Visiting Authors

André Aciman

André Aciman, photo credit Sigrid Estrada

André Aciman is the author of Out of Egypt and False Papers: Essays on Exile and Memory. He has also co-authored and edited The Proust Project and Letters of Transit. Born in Alexandria, he lived in Italy and France. He received his Ph.D. from Harvard University and has taught at Princeton University and Bard College and is currently the chair of The Graduate Center's doctoral program in Comparative Literature and the director of The Writers' Institute. He is the recipient of a Whiting Writers' Award, a Guggenheim Fellowship, and a fellowship from The New York Public Library's Cullman Center for Scholars and Writers. He has written for The New York Times, The New Yorker, The New York Review of Books, and The New Republic.
His novel, Call Me by Your Name, will be published in January 2007

June Cross

June Cross

June Cross is an associate professor at Columbia University’s Graduate School of Journalism. She is an Emmy-winning producer with thirty years of news  and documentary experience. She has worked for PBS’s Frontline, CBS News, and PBS’s MacNeil/Lehrer NewsHour.  She  is currently in production on a documentary tentatively titled “To Have Not and to Hold”. This film documents a year in the life of one extended family from New Orleans. Her first book, a memoir titled “Secret Daughter,” (based on her Emmy-winning documentary) was published by Viking in May 2006. Her most recent series, This Far by Faith: Stories from the African-American Religious Experience” aired nationally on PBS in June 2003.  She was a senior producer for This Far by Faith during production. When its producer, Blackside, Inc., ran out of money in 2001, Cross raised nearly a million dollars to assure completion. Her reporting for the NewsHour on the US invasion of Grenada won the 1983 Emmy for Outstanding Coverage of a Single Breaking News Story. She has also won two duPont-Columbia Journalism Awards. Cross’s production credits include: Ashes of the Cold War; Showdown in Haiti; The Confessions of RosaLee; and A Kid Kills (winner of the Robert F. Kennedy Journalism award.). Cross currently teaches broadcast news and documentary journalism at the Columbia School of Journalism. She is also the faculty adviser for the student chapter of the Society of Professional Journalists. She is a member of the Council on Foreign Relations, the Black Documentary Collective, Docuclub, NY Women in Film and Television, the Writers’ Guild, East; the National Association of Black Journalists, and the Society of Professional Journalists. She lives with her husband, jazz trumpet player Waldron Ricks, in New York City.

Carlos Eire

Carlos EireCarlos M. N. Eire was one of 14,000 unaccompanied Cuban children airlifted to the United States in the early 1960's. After living for three and a half years in a succession of foster homes, he and his brother were finally reunited with their mother in Chicago in 1965. His father was never allowed to leave Cuba. He is now the T. Lawrason Riggs Professor of History and Religious Studies at Yale University. Before joining the Yale faculty in 1996, he taught at St. Johns University and the University of Virginia, and was a member of the Institute for Advanced Study in Princeton for two years. He is the author of War Against the Idols (Cambridge, 1986), From Madrid to Purgatory (Cambridge, 1995), and Reformations: Early Modern Europe 1450-1700 (forthcoming, Yale, 2006). He is also co-author of Jews, Christians, Muslims: An Introduction to Monotheistic Religions (Prentice Hall, 1997). His memoir of the Cuban Revolution, Waiting for Snow in Havana (Free Press, 2003), won the National Book Award for nonfiction in 2003 and is being translated into several languages.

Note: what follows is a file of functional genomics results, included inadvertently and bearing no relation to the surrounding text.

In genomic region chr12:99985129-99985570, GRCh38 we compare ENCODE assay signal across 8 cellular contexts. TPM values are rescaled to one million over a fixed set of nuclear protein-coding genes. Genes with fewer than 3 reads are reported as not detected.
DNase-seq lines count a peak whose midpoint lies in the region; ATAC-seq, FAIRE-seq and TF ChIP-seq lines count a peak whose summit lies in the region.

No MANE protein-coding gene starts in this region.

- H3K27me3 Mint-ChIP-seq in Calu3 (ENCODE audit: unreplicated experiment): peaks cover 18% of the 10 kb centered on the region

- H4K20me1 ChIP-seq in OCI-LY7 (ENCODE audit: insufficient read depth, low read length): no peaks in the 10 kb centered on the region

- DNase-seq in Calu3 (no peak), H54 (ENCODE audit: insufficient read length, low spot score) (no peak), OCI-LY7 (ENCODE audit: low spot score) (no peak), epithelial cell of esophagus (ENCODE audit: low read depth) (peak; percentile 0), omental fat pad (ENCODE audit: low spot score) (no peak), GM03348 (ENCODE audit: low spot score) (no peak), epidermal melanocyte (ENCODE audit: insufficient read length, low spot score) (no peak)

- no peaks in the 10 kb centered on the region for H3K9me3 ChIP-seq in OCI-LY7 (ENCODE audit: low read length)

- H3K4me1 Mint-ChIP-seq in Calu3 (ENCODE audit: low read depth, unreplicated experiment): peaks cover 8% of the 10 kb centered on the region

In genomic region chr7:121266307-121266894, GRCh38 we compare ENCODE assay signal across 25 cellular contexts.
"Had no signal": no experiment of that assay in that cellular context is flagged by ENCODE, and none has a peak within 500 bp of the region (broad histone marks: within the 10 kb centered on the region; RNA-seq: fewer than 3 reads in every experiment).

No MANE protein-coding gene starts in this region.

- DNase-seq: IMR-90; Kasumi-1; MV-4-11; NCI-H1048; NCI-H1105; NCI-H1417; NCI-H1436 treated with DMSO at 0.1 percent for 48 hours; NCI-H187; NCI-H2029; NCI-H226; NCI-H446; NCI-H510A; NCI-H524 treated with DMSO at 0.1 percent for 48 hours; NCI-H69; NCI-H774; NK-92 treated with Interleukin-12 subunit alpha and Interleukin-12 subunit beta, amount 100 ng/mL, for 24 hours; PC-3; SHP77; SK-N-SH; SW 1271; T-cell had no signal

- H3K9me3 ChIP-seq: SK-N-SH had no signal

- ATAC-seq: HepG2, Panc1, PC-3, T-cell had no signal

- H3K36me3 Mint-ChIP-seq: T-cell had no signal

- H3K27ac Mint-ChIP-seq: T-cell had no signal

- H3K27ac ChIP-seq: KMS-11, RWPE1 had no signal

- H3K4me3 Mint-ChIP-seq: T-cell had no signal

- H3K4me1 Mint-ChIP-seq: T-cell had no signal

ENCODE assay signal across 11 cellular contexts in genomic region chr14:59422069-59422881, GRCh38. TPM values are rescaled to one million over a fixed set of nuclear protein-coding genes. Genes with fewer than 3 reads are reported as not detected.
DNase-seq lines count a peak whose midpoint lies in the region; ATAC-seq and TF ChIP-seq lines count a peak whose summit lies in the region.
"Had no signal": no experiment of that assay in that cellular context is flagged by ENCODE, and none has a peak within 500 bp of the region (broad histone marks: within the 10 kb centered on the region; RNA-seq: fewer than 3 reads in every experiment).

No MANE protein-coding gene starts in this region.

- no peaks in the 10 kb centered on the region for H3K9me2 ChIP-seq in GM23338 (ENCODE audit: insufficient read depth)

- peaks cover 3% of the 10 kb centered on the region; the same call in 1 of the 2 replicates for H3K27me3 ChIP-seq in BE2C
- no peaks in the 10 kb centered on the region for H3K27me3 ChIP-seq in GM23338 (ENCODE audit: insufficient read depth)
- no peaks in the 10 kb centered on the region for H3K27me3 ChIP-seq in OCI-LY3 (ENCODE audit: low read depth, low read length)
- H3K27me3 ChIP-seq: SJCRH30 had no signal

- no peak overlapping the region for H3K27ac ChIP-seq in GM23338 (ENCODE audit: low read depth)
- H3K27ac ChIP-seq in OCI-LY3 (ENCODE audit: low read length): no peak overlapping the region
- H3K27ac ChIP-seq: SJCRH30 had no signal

Helen Epstein

Helen EpsteinHelen Epstein is the author of five books of literary non-fiction including Children of the Holocaust and Where She Came From: A Daughter's Search for her Mother's History—a family memoir and social history of 200 years of Central European Jewish life. Those, and her biography Joe Papp: An American Life were named New York Times Notable Books of the Year.

Born in Prague in 1947 and brought to the U.S. as a baby immigrant in 1948, Epstein grew up in New York City and graduated from Hunter College High School (1965), Hebrew University/Jerusalem (1970), and the Columbia Graduate School of Journalism (1971). She became a journalist while still an undergraduate caught in the Soviet Invasion of Czechoslovakia in 1968; her personal account was published in the Jerusalem Post, where she subsequently worked as a reporter. Following journalism school, she taught writing at New York University, where she became the first tenured woman professor in the journalism department and for the next two decades freelanced for the Sunday New York Times and other national publications. Her profiles of cultural figures such as art historian Meyer Schapiro and musicians Vladimir Horowitz, Leonard Bernstein and Yo Yo Ma have received various awards. She continues to teach writing as a guest at MFA writing programs and in Jewish Studies, Women's Studies and European Studies.

Ms. Epstein lives with her husband in Massachusetts. She has recently written two "Amazon Shorts" and a full list of her publications and activities can be found on her website.